The Getai  “Chosen Warriors”, were the best troops available to a tribal chieftain. They were not nobles but arose from a humble status to become a feared warrior by proving themselves in combat. Supplied by the nobles, whom they served, or from raids they were equipped in full panoply of war, with items such as greaves, helmets, shields, a long sword or a sica, javelins, and a spear. Their experience and equipment made them a good match for any enemy they encountered.
 
The Komati Swordsmen
 
They  represent the first attempt to create a professional state army. These warriors were recruited from among the Komati and were trained and supplied by the Geto-Dacian state. Although not heavily armed they carried a shield for protection, a couple of javelins, and a curved sword. And even if they were not the best of the warriors, they formed a reliable line of infantry.

The Slingers

Getai slingers were in many ways typical to their counterparts in the Ancient world. Being at the lowest level in their society they were part of the Komati class. They carried little importance in their society, but on the battlefield even the tiniest pebble can turn a battle. They usually carried several slings used for various distances and projectiles either from lead or stone, the lead projectiles being usually sharpened at both ends. For protection they usually had only a small leather or wooden shield, and a knife for close combat. They were best used to pin down an enemy line and then rapidly withdrawn, as they were very vulnerable in melee combat.

Although the Getai Warband lacked discipline, they did form a capable unit, being determined to defend their homes and families: “… here the unfortunate peasant is holding in one hand a plough and in the other the weapon, the shepherd has a helmet on his head and he is singing from his two whistles stuck with resin and here the poor flock are scared more of wars than of wolves …” (Ovidius).
 
 
The Javelinemen
 
Like all Thracians the Getai had a strong tradition in light infantry warfare. The Peltastai followed the same patterns as their southern Thracian counterparts in terms of weaponry and deployment. Their ranks were made up of Komati, the poorer class in Getic society so they were lighly armed, usually carrying several javelines, and a knife or a sword for close combat. They wore no armor except their shields so were at a great disadvantage if caught in melee. These warriors' greatest defence was their speed and mobility, which made them ideal for hit and run tactics or ambushes.
 
The Draco Bearer
 

The Draco was one of the best known symbols in the Geto-Dacian era. The earliest evidence of the Draco in Dacia was found on a pottery piece from Prahova county in Romania, dating from the 4th century BC. The Draco had a wolf’s head and the body of a snake. The head was made from bronze and the body from linen and held on a rod. It probably made a whistling sound that resembled a wolf’s howl.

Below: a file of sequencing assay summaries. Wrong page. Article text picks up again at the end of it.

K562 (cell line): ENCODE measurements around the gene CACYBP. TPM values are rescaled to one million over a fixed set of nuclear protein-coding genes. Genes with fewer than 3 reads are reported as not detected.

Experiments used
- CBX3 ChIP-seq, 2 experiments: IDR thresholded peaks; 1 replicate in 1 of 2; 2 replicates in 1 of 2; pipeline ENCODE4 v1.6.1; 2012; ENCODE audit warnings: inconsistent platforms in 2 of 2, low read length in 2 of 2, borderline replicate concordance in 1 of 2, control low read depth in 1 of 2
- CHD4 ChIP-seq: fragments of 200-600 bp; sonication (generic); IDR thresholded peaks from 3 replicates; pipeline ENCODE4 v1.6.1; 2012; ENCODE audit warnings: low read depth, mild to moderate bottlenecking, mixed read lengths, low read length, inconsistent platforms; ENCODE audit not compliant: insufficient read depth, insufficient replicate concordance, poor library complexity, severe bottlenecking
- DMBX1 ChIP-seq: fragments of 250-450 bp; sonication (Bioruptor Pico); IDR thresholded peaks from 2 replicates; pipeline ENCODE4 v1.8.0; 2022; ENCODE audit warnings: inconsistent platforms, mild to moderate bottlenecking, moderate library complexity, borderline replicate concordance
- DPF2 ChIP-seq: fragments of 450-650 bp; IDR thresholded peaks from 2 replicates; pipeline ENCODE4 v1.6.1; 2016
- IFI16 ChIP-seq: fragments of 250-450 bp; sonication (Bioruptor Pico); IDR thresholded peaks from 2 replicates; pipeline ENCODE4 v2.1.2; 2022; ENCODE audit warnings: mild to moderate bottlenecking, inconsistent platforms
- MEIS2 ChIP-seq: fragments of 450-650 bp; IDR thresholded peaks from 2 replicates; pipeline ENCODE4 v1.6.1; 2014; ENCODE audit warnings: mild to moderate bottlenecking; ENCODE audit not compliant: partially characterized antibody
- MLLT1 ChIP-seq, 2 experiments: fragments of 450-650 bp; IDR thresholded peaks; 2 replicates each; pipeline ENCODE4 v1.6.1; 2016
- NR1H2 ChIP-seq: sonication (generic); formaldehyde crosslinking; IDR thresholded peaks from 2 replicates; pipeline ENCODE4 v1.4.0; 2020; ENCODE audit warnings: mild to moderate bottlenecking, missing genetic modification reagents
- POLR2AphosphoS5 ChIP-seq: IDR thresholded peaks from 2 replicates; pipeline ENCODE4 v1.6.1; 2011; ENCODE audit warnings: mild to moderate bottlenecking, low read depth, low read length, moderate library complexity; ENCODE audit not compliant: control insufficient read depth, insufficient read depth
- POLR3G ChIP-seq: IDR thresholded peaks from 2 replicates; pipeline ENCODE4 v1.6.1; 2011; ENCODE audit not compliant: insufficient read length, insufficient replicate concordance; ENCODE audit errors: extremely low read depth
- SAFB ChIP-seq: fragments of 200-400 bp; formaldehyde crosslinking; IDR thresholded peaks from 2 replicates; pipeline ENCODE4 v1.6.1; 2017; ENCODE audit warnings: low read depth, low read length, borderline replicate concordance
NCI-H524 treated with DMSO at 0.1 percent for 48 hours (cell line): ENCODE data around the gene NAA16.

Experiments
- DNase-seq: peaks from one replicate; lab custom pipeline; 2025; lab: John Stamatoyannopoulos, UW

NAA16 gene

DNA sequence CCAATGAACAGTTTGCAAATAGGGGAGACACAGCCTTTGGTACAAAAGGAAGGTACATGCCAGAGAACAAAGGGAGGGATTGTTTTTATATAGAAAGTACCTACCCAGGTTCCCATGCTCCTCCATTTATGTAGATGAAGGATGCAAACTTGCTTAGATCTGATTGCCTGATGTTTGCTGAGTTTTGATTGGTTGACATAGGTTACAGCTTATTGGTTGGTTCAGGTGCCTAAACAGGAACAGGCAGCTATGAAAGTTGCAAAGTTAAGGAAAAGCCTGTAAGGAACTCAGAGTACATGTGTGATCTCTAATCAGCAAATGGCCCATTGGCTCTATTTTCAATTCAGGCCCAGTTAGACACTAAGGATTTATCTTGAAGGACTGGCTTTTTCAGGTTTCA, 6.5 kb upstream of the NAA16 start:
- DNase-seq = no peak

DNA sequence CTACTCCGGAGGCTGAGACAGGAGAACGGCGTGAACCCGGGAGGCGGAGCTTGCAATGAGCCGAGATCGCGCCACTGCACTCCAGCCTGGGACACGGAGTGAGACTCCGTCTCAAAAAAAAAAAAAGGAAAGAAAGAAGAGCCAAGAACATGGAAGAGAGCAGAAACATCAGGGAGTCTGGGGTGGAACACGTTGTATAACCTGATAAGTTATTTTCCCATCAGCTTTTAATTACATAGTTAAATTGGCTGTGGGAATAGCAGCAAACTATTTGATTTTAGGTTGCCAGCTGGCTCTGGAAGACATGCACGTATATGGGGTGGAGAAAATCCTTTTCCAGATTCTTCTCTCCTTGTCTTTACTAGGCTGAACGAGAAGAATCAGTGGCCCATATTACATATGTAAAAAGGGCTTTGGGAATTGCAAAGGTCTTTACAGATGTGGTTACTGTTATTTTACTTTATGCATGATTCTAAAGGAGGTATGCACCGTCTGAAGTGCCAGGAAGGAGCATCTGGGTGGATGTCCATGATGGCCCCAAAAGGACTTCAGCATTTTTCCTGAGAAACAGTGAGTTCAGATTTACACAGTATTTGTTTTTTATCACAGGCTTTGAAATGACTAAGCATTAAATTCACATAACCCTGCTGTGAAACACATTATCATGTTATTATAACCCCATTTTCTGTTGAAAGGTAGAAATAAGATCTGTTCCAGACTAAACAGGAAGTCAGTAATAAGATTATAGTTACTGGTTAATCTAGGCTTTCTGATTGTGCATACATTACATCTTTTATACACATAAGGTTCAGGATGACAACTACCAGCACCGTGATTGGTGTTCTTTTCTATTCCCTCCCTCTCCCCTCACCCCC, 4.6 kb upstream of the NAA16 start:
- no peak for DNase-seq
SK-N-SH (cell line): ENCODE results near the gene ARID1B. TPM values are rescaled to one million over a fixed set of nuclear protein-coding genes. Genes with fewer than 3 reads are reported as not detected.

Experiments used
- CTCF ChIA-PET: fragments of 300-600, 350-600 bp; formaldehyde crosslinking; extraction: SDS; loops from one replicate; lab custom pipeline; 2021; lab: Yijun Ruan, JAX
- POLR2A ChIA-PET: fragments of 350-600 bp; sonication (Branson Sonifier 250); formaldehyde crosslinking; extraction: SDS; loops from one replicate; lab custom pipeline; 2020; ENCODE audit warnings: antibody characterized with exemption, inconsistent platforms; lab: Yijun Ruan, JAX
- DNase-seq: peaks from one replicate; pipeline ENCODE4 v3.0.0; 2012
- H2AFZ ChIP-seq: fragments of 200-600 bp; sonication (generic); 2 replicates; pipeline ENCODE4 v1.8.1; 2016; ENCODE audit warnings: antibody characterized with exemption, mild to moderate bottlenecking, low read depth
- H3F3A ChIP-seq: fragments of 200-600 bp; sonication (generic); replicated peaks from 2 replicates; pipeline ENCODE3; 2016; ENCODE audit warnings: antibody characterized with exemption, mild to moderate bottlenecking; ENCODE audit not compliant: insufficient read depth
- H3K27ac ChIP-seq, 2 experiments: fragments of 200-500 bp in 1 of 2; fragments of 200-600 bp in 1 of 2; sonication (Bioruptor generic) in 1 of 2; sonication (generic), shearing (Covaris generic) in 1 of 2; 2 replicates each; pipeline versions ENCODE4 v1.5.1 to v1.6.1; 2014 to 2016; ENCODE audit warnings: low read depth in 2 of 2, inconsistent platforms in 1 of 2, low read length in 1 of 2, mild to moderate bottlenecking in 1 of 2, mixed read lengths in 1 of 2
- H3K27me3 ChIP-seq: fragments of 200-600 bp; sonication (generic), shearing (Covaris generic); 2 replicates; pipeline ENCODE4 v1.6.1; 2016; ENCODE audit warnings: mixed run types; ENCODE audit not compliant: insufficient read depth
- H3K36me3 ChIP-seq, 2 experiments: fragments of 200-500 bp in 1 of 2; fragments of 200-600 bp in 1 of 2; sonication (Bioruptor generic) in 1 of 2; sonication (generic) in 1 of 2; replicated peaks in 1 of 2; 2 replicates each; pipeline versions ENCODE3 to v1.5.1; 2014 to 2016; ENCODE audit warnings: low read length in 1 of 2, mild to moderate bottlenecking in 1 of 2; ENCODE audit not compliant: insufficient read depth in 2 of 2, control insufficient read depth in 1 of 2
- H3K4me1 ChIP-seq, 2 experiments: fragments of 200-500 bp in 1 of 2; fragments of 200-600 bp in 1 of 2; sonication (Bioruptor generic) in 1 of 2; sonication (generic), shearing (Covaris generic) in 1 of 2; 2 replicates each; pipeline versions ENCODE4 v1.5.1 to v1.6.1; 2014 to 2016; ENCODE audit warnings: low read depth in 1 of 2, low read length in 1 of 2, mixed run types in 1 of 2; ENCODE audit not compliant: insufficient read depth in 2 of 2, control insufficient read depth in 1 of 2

It was originally developed by the Steppe people such as the Sarmatians and Alans and was adopted by the Roman cavalry sometime after they conquered the Dacians.

http://forums.totalwar.org/vb/showthread.php?128038-RTR-VII-Preview-II-(The-Balkans-Part-One-and-The-Getai) 

 

Three Silver Objects from Thrace: A Technical Examination

 
 
PIETER MEYERS
Senior Research Chemist, Conservation Center, Los Angeles County Museum of Art
The Metropolitan Museum of Art 1982
METROPOLITAN MUSEUM JOURNAL 16
The Metropolitan Museum of Art
is collaborating with JSTOR to digitize, preserve, and extend access to
Metropolitan Museum Journal
www.jstor.org
 
THE MAIN PURPOSE of the technical examination, arried out in New York at The Metropolitan Museum f Art, was twofold: first, to confirm the authenticity
of a Thracian silver helmet in the collection f the Detroit Institute of Arts (Figure 1);second, to compare the technical characteristics of the helmet
with those of a silver cup in the collection of the Metropolitan
Museum (Figure 2).
1 The decorations on these objects are sufficiently similar to suggest a relationship,one that might be proved or disproved on the basis of the technical evidence. A third object, a silver vase from the Detroit Institute of Arts (Figure 4), was also examined, mainly because it had been acquired
along with the helmet and was thought to have been part of the same treasure.
The study consisted of two parts: the determination of the methods of manufacture and surface haracteristics through visual and microscopic examination; and the determination of the elemental composition
through neutron activation analysis of small amples extracted from the objects.
For the latter purpose, samples were obtained by hand drilling, using
a small, high-speed, stainless-steel drill bit. After he surface drillings were discarded, samples weighing bout 1 milligram were collected.
1. At the time the examination was undertaken, the writer
was Senior Research Chemist at The Metropolitan Museum of
Art. A discussion of the helmet, cup, and related Thracian objects
precedes this article; see A. E. Farkas, "Style and Subject
Matter in Native Thracian Art," MMJ 16/1981 (1982) pp. 33-8.
HELMET
The Detroit Institute of Arts, 56.18
Dimensions
WEIGHT: 811 gm.
HEIGHT: 24 cm.
Figure 1
DEPTH: measured at exterior surfaces, from back to front: 20.1 cm.
WIDTH: measured at exterior surfaces, from ear to ear: 18.7 cm
THICKNESS OF METAL: at bottom edge: 3.8-4.9 mm., on average 4.4